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Biden says he's worried about civilian deaths in Gaza but questions death toll stats


President Biden gave an update today on the conflict in the Middle East. He says that Israeli Prime Minister Benjamin Netanyahu should hold off on a ground offensive in Gaza if there's a chance to get hostages held by Hamas out of the territory.


PRESIDENT JOE BIDEN: What I have indicated to him is that if that's possible - to get these folks out safely - that's what he should do. It's their decision. But I did not demand it. I pointed out to him, if it's real, it should be done.

SUMMERS: Biden says he's worried about civilian deaths in Gaza, but he also says he is skeptical about the death toll figures coming out of the territory. NPR's Deepa Shivaram was in the Rose Garden for Biden's remarks, and she joins me now. Hi, Deepa.


SUMMERS: So, Deepa, we know that health officials in the Hamas-ruled Gaza Strip have said that more than 6,000 Palestinians have been killed by Israeli forces. What did President Biden have to say about this today?

SHIVARAM: Yeah, so this came up because Biden was asked by a reporter about the death toll of Palestinians. And he thought the death toll shows that Israel - and the question was whether he thought the death toll shows that Israel is ignoring his message to minimize civilian deaths in the aftermath of October 7. And Biden himself questioned those stats. He said he has, quote, "no confidence" in the numbers that are being cited by the health ministry, essentially saying he doesn't know if they're telling the truth about how many Palestinians have been killed. But Biden didn't say why he doesn't trust those numbers, and he didn't offer any alternative for a more accurate death count.

And the thing is, this death toll - the more than 6,000 Palestinians who have been killed - these are the only numbers available. And the United Nations and other aid groups have relied on numbers from the health ministry for years, even during previous conflicts with Israel. Biden did say he's sure innocent people have been killed, and he said that's the price of waging a war.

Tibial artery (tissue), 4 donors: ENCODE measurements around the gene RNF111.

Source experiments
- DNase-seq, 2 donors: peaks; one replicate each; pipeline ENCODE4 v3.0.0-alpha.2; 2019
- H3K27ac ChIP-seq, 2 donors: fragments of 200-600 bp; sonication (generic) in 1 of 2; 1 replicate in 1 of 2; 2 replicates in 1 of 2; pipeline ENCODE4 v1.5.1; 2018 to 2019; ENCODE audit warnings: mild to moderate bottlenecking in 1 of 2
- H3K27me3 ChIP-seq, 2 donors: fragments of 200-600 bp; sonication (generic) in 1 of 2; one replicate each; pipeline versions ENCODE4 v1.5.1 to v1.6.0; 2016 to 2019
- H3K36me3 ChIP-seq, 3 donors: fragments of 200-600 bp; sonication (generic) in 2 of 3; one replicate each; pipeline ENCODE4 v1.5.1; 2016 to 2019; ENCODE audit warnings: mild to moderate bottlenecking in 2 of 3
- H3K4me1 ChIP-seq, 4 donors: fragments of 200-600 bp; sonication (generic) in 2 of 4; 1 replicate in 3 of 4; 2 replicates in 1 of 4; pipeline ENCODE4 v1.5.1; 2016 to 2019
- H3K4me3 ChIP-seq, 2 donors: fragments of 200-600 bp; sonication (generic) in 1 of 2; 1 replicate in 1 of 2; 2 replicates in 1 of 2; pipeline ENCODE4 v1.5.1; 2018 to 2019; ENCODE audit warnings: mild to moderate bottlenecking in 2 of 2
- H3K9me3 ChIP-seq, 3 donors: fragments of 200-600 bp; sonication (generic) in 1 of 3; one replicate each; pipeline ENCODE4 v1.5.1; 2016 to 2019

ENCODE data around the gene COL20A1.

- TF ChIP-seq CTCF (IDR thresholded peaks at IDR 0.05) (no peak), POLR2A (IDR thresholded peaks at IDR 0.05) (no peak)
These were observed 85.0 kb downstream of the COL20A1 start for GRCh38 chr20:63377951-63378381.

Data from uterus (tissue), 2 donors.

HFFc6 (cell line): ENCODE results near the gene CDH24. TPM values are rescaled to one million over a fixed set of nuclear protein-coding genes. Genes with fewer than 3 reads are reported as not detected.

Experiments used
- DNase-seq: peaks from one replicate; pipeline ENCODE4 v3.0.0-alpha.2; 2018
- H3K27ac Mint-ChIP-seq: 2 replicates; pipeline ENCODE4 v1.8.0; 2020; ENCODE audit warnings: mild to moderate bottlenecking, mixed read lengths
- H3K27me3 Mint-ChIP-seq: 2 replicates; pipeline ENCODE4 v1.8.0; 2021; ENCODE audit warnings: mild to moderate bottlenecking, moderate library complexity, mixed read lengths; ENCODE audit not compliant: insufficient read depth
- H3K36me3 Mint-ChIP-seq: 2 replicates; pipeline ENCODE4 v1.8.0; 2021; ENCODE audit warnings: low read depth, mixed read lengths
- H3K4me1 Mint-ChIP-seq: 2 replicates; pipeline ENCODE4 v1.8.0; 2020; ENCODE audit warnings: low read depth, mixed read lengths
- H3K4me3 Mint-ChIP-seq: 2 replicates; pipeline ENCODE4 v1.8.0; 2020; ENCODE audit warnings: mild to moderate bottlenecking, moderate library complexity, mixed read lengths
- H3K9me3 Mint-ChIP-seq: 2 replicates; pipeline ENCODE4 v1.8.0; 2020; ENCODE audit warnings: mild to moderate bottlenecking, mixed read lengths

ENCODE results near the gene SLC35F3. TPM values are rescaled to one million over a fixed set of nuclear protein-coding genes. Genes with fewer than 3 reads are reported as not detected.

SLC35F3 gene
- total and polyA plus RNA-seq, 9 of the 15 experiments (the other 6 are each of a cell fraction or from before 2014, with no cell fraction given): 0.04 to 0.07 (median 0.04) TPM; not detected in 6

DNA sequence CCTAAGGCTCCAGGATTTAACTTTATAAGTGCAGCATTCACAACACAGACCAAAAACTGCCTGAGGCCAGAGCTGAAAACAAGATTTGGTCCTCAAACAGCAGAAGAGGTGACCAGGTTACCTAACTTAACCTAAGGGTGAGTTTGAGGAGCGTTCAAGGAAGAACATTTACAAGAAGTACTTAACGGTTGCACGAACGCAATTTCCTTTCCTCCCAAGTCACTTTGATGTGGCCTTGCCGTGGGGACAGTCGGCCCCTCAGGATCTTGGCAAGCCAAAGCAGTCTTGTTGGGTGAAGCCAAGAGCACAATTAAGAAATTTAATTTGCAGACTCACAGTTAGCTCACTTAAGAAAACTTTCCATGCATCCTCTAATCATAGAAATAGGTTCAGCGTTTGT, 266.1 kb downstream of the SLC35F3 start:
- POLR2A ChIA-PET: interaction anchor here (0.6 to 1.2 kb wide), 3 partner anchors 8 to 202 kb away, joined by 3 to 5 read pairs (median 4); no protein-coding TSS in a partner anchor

SUMMERS: Right, and the president also expressed concern about civilian deaths in the West Bank, which is something that our NPR teams on the ground have been reporting out as well. Tell us more about his concerns there.

SHIVARAM: Right. So there has been increased violence towards Palestinians in the West Bank as well since this war started. The health ministry there says more than 100 Palestinians have been killed. And Biden said he was alarmed by the attacks, which he blamed on, quote, "extremist settlers."


BIDEN: This was a deal. The deal was made. And they're attacking Palestinians in places that they're entitled to be, and it has to stop. They have to be held accountable.

SHIVARAM: And Biden said those attacks from Israelis was like pouring gasoline on the fire in this conflict.

SUMMERS: President Biden also spent some time looking ahead. From what you heard, what does he envision will happen when there's an end to this conflict?

SHIVARAM: Right. So Biden is still saying that a two-state solution is the best path forward. And he said he's talking with leaders in the region. That includes King Abdullah in Jordan, President Abbas of the Palestinian Authority, and the crown prince of Saudi Arabia. And there's been work on economic integration between Israel and its Arab neighbors. Biden said he has no evidence of this, but he said his instincts tell him that the Hamas attack happened because of the progress between Israel and Saudi Arabia. And he said there's no going back to the status quo - back to what things were like on October 6. He said Israelis and Palestinians equally deserve to live in peace.

SUMMERS: Any updates, Deepa, from the white House about getting more aid into Gaza or getting civilians out?

SHIVARAM: Yeah, the short answer is no. Biden said there needs to be more aid getting into Gaza, but there aren't really any updates on how those efforts are going. And he also says they're still looking for ways for Palestinian civilians, including the hundreds of U.S. citizens there, to get out of Gaza.

SUMMERS: NPR's Deepa Shivaram at the White House. Deepa, thank you.

SHIVARAM: Thank you.

(SOUNDBITE OF OUTKAST SONG, "LIBERATION") Transcript provided by NPR, Copyright NPR.

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Deepa Shivaram
Deepa Shivaram is a multi-platform political reporter on NPR's Washington Desk.